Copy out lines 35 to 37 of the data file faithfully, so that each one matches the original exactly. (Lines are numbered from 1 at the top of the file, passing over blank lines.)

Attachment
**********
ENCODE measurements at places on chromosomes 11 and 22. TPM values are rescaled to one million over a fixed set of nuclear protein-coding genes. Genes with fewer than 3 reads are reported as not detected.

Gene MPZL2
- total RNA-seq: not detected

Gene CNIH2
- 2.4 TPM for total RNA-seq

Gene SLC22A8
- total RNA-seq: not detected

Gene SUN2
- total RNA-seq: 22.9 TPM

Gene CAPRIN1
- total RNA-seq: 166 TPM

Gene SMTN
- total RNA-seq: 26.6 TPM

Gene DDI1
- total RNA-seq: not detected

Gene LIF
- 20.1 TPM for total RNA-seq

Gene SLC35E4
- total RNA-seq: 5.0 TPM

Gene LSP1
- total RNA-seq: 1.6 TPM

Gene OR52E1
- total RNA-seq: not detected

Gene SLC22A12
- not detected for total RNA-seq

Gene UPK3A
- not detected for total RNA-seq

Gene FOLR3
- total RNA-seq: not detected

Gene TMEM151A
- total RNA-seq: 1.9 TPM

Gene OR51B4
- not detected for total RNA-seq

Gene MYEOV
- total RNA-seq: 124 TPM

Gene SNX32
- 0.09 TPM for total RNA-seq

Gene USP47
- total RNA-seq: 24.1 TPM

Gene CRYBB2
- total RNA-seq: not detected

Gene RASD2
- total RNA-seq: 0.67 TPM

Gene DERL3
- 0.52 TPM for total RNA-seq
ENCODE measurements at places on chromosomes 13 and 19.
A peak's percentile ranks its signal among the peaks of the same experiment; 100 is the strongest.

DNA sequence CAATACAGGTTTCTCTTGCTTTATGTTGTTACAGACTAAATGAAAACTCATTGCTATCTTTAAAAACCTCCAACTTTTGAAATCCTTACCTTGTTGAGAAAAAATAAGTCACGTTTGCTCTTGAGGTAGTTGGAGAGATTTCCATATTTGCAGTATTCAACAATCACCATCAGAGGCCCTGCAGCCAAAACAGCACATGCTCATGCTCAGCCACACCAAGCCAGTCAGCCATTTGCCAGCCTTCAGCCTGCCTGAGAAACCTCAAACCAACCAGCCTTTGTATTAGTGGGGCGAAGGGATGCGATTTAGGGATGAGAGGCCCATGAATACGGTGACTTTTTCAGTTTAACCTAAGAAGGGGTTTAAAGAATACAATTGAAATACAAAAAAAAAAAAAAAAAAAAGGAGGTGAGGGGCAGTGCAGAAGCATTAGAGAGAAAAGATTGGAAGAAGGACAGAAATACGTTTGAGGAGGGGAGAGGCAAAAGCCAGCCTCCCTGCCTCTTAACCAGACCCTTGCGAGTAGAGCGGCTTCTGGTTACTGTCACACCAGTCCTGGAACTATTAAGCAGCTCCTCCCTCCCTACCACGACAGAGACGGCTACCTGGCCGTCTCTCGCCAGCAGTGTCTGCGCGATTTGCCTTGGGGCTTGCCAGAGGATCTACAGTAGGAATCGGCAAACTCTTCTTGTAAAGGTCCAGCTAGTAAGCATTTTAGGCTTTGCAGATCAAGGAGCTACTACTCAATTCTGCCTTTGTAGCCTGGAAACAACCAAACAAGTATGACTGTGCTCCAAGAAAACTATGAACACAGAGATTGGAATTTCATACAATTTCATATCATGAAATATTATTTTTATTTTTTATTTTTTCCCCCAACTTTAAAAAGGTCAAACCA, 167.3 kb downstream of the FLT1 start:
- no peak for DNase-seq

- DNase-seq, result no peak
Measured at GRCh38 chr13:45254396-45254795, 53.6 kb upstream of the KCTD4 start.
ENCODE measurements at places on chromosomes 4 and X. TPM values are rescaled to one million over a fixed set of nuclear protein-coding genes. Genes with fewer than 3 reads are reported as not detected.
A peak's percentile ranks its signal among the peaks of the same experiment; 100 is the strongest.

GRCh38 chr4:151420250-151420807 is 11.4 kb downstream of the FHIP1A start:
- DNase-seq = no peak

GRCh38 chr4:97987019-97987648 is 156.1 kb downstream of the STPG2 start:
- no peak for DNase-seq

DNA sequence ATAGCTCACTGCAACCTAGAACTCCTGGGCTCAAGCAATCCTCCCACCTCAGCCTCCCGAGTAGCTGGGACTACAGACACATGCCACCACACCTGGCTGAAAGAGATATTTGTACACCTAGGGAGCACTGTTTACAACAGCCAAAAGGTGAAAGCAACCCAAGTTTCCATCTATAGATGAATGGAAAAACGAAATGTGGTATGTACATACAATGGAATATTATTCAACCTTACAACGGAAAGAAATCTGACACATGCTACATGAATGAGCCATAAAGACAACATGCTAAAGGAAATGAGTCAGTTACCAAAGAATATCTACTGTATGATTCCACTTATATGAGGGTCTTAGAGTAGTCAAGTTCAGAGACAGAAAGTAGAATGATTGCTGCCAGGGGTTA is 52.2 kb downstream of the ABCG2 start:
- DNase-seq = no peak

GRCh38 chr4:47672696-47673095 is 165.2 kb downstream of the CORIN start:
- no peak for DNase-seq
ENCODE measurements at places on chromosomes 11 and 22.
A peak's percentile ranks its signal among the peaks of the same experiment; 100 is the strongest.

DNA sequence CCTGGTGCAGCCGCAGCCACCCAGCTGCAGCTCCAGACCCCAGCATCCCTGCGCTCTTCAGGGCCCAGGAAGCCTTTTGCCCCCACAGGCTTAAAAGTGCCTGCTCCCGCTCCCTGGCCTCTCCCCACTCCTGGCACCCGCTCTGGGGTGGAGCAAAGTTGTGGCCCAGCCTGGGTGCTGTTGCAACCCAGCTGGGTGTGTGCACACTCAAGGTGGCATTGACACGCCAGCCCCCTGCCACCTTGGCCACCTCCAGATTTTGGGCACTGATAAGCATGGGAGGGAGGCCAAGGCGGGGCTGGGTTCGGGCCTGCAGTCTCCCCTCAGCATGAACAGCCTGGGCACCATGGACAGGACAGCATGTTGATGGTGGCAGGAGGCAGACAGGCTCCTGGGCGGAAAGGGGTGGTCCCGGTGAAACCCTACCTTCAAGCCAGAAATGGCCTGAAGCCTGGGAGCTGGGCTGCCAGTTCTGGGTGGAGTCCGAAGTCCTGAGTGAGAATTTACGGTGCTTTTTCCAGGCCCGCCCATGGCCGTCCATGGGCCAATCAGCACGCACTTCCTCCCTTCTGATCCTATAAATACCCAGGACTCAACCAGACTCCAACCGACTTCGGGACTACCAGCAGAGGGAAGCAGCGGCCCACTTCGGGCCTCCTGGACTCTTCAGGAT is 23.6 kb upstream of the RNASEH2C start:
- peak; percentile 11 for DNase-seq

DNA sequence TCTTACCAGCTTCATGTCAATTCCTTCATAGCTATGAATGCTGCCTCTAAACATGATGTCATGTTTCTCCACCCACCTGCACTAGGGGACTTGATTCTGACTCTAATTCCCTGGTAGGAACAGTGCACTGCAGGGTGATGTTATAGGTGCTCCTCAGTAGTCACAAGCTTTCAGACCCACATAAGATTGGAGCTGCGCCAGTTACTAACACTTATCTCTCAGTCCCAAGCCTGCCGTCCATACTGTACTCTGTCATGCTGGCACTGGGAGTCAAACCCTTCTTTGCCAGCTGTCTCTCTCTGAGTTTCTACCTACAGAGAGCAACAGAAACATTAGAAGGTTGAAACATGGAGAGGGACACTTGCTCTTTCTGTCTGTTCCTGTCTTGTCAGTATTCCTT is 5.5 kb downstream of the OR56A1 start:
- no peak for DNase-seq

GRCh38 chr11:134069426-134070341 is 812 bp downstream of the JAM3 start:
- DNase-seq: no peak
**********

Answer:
- total RNA-seq: 124 TPM

Gene SNX32
- 0.09 TPM for total RNA-seq